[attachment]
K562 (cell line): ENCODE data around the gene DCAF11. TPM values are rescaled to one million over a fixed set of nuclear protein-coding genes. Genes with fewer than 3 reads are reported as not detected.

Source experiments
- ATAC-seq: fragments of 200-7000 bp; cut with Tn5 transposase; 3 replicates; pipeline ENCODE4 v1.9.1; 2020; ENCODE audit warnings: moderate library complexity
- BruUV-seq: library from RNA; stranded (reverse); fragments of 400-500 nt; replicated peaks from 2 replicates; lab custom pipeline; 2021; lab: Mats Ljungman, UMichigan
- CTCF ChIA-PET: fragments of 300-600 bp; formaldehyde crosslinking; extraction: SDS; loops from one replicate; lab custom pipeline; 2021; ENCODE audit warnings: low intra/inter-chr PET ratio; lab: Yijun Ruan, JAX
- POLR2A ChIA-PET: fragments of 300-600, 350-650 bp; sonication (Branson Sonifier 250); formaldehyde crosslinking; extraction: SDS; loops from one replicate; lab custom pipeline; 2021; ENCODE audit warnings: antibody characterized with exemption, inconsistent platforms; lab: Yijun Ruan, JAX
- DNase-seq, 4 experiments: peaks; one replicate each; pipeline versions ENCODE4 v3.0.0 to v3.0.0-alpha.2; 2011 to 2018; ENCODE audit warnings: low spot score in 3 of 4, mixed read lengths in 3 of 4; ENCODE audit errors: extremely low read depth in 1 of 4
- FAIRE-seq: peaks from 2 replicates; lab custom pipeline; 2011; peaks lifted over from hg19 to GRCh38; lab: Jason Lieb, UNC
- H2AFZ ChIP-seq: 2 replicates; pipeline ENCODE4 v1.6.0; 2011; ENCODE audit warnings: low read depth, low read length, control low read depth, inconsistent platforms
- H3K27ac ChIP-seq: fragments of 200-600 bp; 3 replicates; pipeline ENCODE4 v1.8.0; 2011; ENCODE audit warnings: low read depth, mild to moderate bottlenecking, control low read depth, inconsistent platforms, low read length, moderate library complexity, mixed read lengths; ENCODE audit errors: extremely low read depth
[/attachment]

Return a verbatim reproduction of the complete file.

K562 (cell line): ENCODE data around the gene DCAF11. TPM values are rescaled to one million over a fixed set of nuclear protein-coding genes. Genes with fewer than 3 reads are reported as not detected.

Source experiments
- ATAC-seq: fragments of 200-7000 bp; cut with Tn5 transposase; 3 replicates; pipeline ENCODE4 v1.9.1; 2020; ENCODE audit warnings: moderate library complexity
- BruUV-seq: library from RNA; stranded (reverse); fragments of 400-500 nt; replicated peaks from 2 replicates; lab custom pipeline; 2021; lab: Mats Ljungman, UMichigan
- CTCF ChIA-PET: fragments of 300-600 bp; formaldehyde crosslinking; extraction: SDS; loops from one replicate; lab custom pipeline; 2021; ENCODE audit warnings: low intra/inter-chr PET ratio; lab: Yijun Ruan, JAX
- POLR2A ChIA-PET: fragments of 300-600, 350-650 bp; sonication (Branson Sonifier 250); formaldehyde crosslinking; extraction: SDS; loops from one replicate; lab custom pipeline; 2021; ENCODE audit warnings: antibody characterized with exemption, inconsistent platforms; lab: Yijun Ruan, JAX
- DNase-seq, 4 experiments: peaks; one replicate each; pipeline versions ENCODE4 v3.0.0 to v3.0.0-alpha.2; 2011 to 2018; ENCODE audit warnings: low spot score in 3 of 4, mixed read lengths in 3 of 4; ENCODE audit errors: extremely low read depth in 1 of 4
- FAIRE-seq: peaks from 2 replicates; lab custom pipeline; 2011; peaks lifted over from hg19 to GRCh38; lab: Jason Lieb, UNC
- H2AFZ ChIP-seq: 2 replicates; pipeline ENCODE4 v1.6.0; 2011; ENCODE audit warnings: low read depth, low read length, control low read depth, inconsistent platforms
- H3K27ac ChIP-seq: fragments of 200-600 bp; 3 replicates; pipeline ENCODE4 v1.8.0; 2011; ENCODE audit warnings: low read depth, mild to moderate bottlenecking, control low read depth, inconsistent platforms, low read length, moderate library complexity, mixed read lengths; ENCODE audit errors: extremely low read depth